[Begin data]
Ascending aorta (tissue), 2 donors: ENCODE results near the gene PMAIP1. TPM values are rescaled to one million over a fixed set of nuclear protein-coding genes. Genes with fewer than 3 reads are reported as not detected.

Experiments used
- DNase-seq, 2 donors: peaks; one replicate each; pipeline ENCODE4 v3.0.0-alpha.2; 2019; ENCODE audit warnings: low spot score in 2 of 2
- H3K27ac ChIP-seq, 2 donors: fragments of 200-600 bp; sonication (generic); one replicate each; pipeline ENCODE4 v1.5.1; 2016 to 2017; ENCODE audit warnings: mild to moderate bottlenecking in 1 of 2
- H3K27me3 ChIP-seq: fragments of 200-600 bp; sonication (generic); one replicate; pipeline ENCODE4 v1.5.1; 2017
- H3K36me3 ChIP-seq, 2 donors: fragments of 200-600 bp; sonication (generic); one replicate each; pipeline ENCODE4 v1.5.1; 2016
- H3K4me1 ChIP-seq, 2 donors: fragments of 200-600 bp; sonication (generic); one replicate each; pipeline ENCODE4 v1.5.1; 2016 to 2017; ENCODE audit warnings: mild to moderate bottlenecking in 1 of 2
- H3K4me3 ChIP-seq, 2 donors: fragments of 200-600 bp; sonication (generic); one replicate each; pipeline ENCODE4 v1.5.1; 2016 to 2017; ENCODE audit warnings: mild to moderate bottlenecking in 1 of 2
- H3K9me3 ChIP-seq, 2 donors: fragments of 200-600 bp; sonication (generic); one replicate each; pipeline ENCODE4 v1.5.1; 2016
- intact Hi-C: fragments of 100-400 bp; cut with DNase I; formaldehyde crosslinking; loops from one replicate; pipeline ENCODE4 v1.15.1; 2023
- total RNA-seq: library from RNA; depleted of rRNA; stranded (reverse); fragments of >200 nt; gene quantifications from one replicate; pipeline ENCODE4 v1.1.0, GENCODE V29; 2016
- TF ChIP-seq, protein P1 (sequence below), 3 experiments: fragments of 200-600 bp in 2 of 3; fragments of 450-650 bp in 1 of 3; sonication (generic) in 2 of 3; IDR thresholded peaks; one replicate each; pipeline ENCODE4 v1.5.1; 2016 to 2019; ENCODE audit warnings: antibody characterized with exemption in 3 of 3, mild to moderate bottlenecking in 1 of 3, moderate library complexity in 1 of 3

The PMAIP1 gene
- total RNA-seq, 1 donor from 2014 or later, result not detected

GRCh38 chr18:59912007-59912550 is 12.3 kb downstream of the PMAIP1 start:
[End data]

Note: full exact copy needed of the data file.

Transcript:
Ascending aorta (tissue), 2 donors: ENCODE results near the gene PMAIP1. TPM values are rescaled to one million over a fixed set of nuclear protein-coding genes. Genes with fewer than 3 reads are reported as not detected.

Experiments used
- DNase-seq, 2 donors: peaks; one replicate each; pipeline ENCODE4 v3.0.0-alpha.2; 2019; ENCODE audit warnings: low spot score in 2 of 2
- H3K27ac ChIP-seq, 2 donors: fragments of 200-600 bp; sonication (generic); one replicate each; pipeline ENCODE4 v1.5.1; 2016 to 2017; ENCODE audit warnings: mild to moderate bottlenecking in 1 of 2
- H3K27me3 ChIP-seq: fragments of 200-600 bp; sonication (generic); one replicate; pipeline ENCODE4 v1.5.1; 2017
- H3K36me3 ChIP-seq, 2 donors: fragments of 200-600 bp; sonication (generic); one replicate each; pipeline ENCODE4 v1.5.1; 2016
- H3K4me1 ChIP-seq, 2 donors: fragments of 200-600 bp; sonication (generic); one replicate each; pipeline ENCODE4 v1.5.1; 2016 to 2017; ENCODE audit warnings: mild to moderate bottlenecking in 1 of 2
- H3K4me3 ChIP-seq, 2 donors: fragments of 200-600 bp; sonication (generic); one replicate each; pipeline ENCODE4 v1.5.1; 2016 to 2017; ENCODE audit warnings: mild to moderate bottlenecking in 1 of 2
- H3K9me3 ChIP-seq, 2 donors: fragments of 200-600 bp; sonication (generic); one replicate each; pipeline ENCODE4 v1.5.1; 2016
- intact Hi-C: fragments of 100-400 bp; cut with DNase I; formaldehyde crosslinking; loops from one replicate; pipeline ENCODE4 v1.15.1; 2023
- total RNA-seq: library from RNA; depleted of rRNA; stranded (reverse); fragments of >200 nt; gene quantifications from one replicate; pipeline ENCODE4 v1.1.0, GENCODE V29; 2016
- TF ChIP-seq, protein P1 (sequence below), 3 experiments: fragments of 200-600 bp in 2 of 3; fragments of 450-650 bp in 1 of 3; sonication (generic) in 2 of 3; IDR thresholded peaks; one replicate each; pipeline ENCODE4 v1.5.1; 2016 to 2019; ENCODE audit warnings: antibody characterized with exemption in 3 of 3, mild to moderate bottlenecking in 1 of 3, moderate library complexity in 1 of 3

The PMAIP1 gene
- total RNA-seq, 1 donor from 2014 or later, result not detected

GRCh38 chr18:59912007-59912550 is 12.3 kb downstream of the PMAIP1 start: